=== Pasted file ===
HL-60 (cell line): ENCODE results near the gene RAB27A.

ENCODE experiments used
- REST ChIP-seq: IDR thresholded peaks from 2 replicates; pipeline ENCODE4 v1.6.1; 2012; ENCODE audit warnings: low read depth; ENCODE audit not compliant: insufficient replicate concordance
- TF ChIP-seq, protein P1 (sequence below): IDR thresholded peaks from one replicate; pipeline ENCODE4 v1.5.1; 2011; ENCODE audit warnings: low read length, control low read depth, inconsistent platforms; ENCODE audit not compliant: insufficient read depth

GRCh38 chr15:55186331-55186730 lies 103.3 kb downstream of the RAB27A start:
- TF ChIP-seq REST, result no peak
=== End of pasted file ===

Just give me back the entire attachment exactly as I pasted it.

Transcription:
HL-60 (cell line): ENCODE results near the gene RAB27A.

ENCODE experiments used
- REST ChIP-seq: IDR thresholded peaks from 2 replicates; pipeline ENCODE4 v1.6.1; 2012; ENCODE audit warnings: low read depth; ENCODE audit not compliant: insufficient replicate concordance
- TF ChIP-seq, protein P1 (sequence below): IDR thresholded peaks from one replicate; pipeline ENCODE4 v1.5.1; 2011; ENCODE audit warnings: low read length, control low read depth, inconsistent platforms; ENCODE audit not compliant: insufficient read depth

GRCh38 chr15:55186331-55186730 lies 103.3 kb downstream of the RAB27A start:
- TF ChIP-seq REST, result no peak